S.E. Williams | Contributor
Washington, D.C. – On Thursday, June 27, 2019 conservative U.S. Supreme Court Justice John Roberts joined the court’s four liberal judges to block the controversial citizenship question the Trump administration seeks to add to the 2020 Census.
However, Thursday was not a signal to give up the fight against what many activists have called a direct and obvious attempt to suppress participation in the nation’s constitutionally required decennial enumeration.
Although the citizenship question is blocked for now, if the current administration ultimately succeeds in this effort the impact on minority communities across the nation could be debilitating as it would certainly further the undercount of minorities demonstrated in the 2010 census results and has the potential to further limit the amount of federal resources that flow to largely minority communities and potentially impact congressional representation.
Roberts politely challenged the veracity of the administration’s reason for adding the question as stated by Commerce Secretary Wilbur Ross when he wrote, “Several points, considered together, reveal a significant mismatch between the decision made and the rationale he provided.”
According to Roberts it was clear from the evidence presented that when Ross made his decision to include the citizenship question in the census only a week after stepping into his role as Commerce Secretary, it did not even contain a “…hint that he was considering VRA enforcement in connection with that project.”
Further, Roberts exposed Ross’s deception relative to claims the question was included at the request of the Justice Department. Roberts said it was apparent the Justice Department had not expressed any interest in a citizenship question previous to being solicited for support by the Commerce Department.
“Altogether, the evidence tells a story that does not match the explanation the secretary gave for his decision,” Roberts declared.
In judicial terms Roberts pulled the covers on Ross’ attempted deception. “We are presented, in other words, with an explanation for agency action that is incongruent with what the record reveals about the agency’s priorities and decision-making process.”
Roberts continued, “he decision to reinstate a citizenship question cannot be adequately explained in terms of the DOJ’s request for improved citizenship data to better enforce the VRA.”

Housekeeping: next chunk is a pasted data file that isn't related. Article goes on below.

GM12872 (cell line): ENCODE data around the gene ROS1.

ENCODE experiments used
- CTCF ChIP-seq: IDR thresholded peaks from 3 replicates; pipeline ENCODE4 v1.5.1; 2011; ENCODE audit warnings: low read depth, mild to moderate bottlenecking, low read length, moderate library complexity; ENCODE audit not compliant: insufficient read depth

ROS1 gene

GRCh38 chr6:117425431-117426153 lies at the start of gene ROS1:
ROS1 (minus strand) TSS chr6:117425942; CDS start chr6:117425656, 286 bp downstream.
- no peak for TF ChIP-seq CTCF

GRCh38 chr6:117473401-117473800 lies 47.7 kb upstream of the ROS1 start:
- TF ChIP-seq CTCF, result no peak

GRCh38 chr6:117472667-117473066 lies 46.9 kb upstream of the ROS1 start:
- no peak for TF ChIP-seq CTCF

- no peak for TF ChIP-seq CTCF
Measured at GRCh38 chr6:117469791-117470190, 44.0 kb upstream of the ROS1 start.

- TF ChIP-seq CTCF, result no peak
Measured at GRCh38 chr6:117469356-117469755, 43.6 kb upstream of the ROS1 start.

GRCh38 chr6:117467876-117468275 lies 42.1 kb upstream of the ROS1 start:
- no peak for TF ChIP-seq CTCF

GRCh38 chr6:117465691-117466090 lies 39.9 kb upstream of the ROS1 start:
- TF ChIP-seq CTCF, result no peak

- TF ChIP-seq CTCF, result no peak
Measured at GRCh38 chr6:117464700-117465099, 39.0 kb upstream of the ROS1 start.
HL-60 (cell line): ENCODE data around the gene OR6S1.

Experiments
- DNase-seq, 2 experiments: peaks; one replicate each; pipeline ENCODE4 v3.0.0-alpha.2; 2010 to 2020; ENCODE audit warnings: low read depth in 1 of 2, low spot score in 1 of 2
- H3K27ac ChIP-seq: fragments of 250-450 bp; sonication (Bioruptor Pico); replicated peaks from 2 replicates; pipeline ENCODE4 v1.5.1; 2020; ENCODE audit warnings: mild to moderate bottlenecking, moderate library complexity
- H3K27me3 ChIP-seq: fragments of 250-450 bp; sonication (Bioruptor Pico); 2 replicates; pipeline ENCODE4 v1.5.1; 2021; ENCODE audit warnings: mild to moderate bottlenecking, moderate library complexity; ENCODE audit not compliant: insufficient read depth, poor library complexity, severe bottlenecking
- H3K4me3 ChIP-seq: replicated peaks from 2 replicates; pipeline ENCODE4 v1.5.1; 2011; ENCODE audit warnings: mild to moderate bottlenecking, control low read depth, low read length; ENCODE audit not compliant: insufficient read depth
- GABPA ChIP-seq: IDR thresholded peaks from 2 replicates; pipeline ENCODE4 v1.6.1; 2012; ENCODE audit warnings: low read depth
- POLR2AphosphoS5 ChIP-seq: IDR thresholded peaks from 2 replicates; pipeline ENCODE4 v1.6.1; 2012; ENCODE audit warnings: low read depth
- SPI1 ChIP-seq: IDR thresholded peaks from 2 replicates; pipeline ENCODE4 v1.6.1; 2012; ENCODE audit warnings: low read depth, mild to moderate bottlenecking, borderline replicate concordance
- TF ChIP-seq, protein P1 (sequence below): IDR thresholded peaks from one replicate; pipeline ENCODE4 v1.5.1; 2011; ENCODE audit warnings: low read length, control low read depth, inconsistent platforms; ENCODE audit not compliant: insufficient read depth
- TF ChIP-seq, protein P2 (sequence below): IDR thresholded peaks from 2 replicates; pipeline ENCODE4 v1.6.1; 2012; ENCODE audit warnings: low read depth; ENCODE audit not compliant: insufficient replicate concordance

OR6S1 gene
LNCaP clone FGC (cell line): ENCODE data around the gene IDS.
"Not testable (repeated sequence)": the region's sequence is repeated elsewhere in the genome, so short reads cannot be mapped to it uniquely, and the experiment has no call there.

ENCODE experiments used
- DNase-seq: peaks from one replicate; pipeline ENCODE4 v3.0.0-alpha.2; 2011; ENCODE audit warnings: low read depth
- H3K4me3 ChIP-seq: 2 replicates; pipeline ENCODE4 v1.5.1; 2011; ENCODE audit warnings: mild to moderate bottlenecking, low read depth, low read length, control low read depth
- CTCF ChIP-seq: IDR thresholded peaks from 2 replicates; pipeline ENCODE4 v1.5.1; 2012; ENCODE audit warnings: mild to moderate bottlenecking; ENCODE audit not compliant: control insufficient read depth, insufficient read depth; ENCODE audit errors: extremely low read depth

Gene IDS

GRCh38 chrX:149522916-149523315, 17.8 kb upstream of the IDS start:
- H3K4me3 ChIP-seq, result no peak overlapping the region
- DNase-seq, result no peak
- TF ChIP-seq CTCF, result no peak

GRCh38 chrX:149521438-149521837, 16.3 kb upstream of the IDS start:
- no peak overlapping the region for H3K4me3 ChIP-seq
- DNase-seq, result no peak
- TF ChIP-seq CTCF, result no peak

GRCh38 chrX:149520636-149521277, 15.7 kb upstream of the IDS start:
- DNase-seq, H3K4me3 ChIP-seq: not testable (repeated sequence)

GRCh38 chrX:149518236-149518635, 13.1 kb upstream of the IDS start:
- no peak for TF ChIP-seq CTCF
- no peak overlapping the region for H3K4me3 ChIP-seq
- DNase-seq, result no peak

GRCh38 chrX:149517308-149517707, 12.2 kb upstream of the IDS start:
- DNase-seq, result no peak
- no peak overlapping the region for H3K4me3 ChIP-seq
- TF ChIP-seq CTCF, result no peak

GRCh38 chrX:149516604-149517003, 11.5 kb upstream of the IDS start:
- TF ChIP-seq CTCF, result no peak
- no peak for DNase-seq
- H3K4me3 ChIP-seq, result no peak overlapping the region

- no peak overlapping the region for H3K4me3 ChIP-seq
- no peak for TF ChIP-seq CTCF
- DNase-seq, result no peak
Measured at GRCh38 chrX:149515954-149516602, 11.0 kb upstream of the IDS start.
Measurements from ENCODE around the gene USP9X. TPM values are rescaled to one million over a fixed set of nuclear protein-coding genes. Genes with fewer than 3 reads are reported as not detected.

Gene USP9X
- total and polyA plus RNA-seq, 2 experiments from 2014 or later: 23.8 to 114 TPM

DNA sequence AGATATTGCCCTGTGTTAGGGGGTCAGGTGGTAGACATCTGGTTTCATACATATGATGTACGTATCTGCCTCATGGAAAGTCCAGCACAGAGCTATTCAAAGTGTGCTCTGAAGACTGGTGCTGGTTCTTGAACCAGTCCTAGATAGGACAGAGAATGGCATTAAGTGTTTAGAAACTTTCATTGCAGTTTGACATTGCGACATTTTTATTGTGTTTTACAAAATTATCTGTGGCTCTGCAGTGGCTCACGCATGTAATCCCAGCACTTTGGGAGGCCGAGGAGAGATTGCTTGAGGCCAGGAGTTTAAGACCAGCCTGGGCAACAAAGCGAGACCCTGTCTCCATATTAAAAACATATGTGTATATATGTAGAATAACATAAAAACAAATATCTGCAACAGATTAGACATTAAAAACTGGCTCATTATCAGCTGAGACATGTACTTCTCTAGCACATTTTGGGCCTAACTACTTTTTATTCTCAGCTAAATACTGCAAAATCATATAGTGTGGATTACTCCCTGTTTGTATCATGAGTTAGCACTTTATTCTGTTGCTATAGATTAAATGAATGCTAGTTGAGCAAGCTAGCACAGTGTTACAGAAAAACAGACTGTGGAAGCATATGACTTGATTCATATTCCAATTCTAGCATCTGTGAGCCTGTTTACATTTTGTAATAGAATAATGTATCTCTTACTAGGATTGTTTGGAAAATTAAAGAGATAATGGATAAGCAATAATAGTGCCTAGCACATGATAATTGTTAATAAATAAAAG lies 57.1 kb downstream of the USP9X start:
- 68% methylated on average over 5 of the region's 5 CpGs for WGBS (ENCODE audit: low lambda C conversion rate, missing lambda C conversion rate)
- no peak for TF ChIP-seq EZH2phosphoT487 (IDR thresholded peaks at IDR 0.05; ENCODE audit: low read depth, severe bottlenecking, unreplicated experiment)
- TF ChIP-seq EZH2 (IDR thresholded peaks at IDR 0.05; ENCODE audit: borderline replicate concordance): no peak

He cautioned about the Commerce Department’s attempted deception stating the arguments presented by the secretary were not reasonable. Roberts summed up his sentiments in a stinging rebuke writing, “What was provided here was more of a distraction.”
“This conclusion is extraordinary,” he wrote. “The court engages in an unauthorized inquiry into evidence not properly before us to reach an unsupported conclusion.”
Robert’s however left the door open for the administration to press for reconsideration when he noted in his decision how the citizenship question was not, “substantively invalid.”
The administration had presented July 1 as a drop dead date for a final decision on this issue, claiming that was the latest date they could give the final census document to the printer to allow sufficient time for its reproduction in advance of the official launch of the 2020 Census. However, NPR reported according to their sources in the Census Bureau, the July 1 date is fungible and could be allowed to slip to October 1, 2019 at the latest.
As is often his tradition on most of the court’s rulings that serve to benefit of people of color and/or other protected groups, the court’s long-muted and only “Black face,” Clarence Thomas, felt compelled to weigh in writing a dissenting opinion that included the following statement: “This conclusion is extraordinary. The court engages in an unauthorized inquiry into evidence not properly before us to reach an unsupported conclusion.”
Also predictably, Trump responded furiously to the court’s decision in one of his less than professional, threatening and inglorious tweets, “I have asked the lawyers if they can delay the Census, no matter how long, until the United States Supreme Court is given additional information from which it can make a final and decisive decision on this very critical matter.”